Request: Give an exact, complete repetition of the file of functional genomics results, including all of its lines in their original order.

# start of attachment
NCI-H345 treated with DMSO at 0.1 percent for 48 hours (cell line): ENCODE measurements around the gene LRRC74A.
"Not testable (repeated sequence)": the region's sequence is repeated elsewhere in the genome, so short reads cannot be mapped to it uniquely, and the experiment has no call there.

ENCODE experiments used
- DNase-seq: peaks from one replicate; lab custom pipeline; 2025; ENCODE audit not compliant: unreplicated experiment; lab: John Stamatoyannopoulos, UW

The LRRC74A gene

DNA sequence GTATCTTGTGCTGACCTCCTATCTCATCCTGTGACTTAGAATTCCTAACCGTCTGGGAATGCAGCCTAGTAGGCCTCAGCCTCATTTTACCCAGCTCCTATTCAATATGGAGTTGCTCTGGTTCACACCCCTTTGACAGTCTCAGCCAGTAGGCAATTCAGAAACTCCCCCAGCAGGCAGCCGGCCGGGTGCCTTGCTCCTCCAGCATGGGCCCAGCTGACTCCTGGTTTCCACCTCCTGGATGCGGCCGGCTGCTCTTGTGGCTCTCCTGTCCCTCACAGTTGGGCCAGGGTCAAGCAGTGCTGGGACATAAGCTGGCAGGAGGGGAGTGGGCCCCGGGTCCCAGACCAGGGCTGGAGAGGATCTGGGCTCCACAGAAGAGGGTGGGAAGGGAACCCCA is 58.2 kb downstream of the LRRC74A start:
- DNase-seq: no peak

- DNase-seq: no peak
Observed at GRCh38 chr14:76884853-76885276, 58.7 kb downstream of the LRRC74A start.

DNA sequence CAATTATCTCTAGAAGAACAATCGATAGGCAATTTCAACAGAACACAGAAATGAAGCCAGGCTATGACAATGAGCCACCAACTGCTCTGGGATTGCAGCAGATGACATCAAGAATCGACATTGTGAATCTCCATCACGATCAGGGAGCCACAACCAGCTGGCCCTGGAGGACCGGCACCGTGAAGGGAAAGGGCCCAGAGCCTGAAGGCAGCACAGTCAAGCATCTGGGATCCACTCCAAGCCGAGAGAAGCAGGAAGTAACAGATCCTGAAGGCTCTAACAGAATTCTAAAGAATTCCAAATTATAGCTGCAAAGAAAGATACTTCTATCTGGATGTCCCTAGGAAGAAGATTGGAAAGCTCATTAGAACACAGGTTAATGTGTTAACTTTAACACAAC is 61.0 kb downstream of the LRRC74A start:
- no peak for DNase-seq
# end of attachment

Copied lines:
NCI-H345 treated with DMSO at 0.1 percent for 48 hours (cell line): ENCODE measurements around the gene LRRC74A.
"Not testable (repeated sequence)": the region's sequence is repeated elsewhere in the genome, so short reads cannot be mapped to it uniquely, and the experiment has no call there.

ENCODE experiments used
- DNase-seq: peaks from one replicate; lab custom pipeline; 2025; ENCODE audit not compliant: unreplicated experiment; lab: John Stamatoyannopoulos, UW

The LRRC74A gene

DNA sequence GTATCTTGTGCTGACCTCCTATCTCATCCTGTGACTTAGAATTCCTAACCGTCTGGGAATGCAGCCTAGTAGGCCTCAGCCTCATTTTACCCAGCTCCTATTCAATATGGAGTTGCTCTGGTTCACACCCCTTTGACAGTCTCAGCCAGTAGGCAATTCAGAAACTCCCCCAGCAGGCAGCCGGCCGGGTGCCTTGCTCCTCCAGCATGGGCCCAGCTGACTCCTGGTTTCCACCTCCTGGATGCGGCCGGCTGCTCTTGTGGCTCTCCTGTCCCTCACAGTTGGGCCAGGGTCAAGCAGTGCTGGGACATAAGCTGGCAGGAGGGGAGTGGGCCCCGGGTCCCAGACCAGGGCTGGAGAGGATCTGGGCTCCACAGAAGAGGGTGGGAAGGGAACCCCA is 58.2 kb downstream of the LRRC74A start:
- DNase-seq: no peak

- DNase-seq: no peak
Observed at GRCh38 chr14:76884853-76885276, 58.7 kb downstream of the LRRC74A start.

DNA sequence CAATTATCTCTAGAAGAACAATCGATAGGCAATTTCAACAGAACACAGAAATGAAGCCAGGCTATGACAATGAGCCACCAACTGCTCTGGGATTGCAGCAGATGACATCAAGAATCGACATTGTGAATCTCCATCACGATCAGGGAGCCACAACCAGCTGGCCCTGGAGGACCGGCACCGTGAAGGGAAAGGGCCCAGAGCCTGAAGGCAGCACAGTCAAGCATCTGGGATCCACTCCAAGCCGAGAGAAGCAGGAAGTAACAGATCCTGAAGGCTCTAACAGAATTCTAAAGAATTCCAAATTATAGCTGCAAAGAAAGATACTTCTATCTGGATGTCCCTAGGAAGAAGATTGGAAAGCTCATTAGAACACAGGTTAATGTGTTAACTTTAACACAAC is 61.0 kb downstream of the LRRC74A start:
- no peak for DNase-seq